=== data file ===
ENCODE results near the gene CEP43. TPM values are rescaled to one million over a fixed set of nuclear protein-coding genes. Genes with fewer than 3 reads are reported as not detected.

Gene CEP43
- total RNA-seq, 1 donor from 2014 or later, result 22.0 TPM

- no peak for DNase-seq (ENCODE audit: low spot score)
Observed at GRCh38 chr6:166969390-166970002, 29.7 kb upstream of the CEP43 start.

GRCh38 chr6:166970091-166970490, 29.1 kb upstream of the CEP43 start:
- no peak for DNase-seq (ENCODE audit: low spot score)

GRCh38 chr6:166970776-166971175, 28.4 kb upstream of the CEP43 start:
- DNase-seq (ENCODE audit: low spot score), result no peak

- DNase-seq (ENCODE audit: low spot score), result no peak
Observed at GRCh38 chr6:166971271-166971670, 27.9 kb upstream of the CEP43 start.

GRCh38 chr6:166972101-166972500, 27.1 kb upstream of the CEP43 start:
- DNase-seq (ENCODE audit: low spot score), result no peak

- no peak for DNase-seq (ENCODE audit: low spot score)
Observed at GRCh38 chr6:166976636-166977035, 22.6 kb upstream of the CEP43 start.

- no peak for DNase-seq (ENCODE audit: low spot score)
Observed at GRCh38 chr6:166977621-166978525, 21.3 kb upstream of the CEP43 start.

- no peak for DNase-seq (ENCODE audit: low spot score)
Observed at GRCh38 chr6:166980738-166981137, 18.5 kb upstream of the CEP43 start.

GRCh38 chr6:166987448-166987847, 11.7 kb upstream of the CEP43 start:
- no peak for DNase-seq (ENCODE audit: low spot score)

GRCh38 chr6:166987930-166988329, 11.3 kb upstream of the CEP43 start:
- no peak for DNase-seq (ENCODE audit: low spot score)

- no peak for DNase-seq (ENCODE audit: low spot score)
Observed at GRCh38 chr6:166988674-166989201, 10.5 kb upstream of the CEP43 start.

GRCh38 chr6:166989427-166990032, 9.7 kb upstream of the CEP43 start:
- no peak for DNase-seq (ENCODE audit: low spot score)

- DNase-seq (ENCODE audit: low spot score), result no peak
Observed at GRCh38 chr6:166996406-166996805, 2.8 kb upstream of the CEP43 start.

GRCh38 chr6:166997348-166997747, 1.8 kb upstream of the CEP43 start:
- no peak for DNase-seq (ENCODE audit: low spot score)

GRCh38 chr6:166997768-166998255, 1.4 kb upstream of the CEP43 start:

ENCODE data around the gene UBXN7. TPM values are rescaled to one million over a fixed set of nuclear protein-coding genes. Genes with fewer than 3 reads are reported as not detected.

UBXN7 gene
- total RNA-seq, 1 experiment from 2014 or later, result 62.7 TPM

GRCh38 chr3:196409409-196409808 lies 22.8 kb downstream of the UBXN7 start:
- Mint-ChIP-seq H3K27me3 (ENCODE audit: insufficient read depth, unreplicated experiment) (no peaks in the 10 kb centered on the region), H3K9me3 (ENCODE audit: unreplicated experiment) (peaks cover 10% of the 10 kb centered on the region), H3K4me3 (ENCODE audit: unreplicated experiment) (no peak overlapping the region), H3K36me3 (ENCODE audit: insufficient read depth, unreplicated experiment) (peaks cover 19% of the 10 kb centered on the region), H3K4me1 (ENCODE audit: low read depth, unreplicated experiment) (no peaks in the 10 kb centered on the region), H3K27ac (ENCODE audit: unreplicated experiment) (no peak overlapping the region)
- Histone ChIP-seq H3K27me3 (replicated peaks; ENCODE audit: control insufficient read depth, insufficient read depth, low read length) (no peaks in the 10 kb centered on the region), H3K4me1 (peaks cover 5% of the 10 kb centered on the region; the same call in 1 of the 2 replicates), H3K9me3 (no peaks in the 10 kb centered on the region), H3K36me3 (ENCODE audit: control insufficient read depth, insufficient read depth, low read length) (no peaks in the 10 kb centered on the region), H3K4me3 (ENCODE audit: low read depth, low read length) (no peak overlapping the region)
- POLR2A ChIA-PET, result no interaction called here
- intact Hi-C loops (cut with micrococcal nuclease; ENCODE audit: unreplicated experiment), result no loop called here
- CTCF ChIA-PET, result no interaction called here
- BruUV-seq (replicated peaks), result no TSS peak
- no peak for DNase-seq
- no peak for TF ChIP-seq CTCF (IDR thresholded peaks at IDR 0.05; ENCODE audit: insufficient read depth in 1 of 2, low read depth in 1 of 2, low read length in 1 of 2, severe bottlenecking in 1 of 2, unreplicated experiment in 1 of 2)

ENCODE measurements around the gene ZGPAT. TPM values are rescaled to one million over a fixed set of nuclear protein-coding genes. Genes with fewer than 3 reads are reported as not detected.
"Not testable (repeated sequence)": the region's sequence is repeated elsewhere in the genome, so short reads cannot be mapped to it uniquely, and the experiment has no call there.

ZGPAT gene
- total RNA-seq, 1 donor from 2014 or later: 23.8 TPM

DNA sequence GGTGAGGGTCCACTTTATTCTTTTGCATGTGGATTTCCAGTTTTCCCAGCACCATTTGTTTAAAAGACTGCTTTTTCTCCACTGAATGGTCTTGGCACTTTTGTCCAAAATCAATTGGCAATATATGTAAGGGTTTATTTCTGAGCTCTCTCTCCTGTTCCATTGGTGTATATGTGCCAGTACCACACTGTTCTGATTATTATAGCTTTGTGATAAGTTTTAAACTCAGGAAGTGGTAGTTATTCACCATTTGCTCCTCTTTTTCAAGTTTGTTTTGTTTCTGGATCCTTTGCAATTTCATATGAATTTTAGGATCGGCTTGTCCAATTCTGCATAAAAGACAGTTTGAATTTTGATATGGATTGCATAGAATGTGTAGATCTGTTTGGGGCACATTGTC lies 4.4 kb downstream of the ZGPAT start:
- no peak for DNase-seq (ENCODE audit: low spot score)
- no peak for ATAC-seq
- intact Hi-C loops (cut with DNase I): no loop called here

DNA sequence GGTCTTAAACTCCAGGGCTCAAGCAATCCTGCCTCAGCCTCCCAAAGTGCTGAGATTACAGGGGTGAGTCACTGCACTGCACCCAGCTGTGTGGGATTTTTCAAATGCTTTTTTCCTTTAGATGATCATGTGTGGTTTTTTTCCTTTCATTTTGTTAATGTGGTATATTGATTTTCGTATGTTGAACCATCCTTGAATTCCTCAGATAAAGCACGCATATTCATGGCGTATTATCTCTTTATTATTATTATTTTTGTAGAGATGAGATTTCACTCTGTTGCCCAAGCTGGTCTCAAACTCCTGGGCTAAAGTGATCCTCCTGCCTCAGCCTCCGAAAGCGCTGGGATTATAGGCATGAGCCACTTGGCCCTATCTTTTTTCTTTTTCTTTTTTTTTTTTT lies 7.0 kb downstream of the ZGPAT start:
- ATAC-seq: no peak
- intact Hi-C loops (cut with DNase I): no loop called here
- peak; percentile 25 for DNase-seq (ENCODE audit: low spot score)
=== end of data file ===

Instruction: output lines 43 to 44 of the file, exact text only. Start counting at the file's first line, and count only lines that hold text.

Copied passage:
- no peak for DNase-seq
- no peak for TF ChIP-seq CTCF (IDR thresholded peaks at IDR 0.05; ENCODE audit: insufficient read depth in 1 of 2, low read depth in 1 of 2, low read length in 1 of 2, severe bottlenecking in 1 of 2, unreplicated experiment in 1 of 2)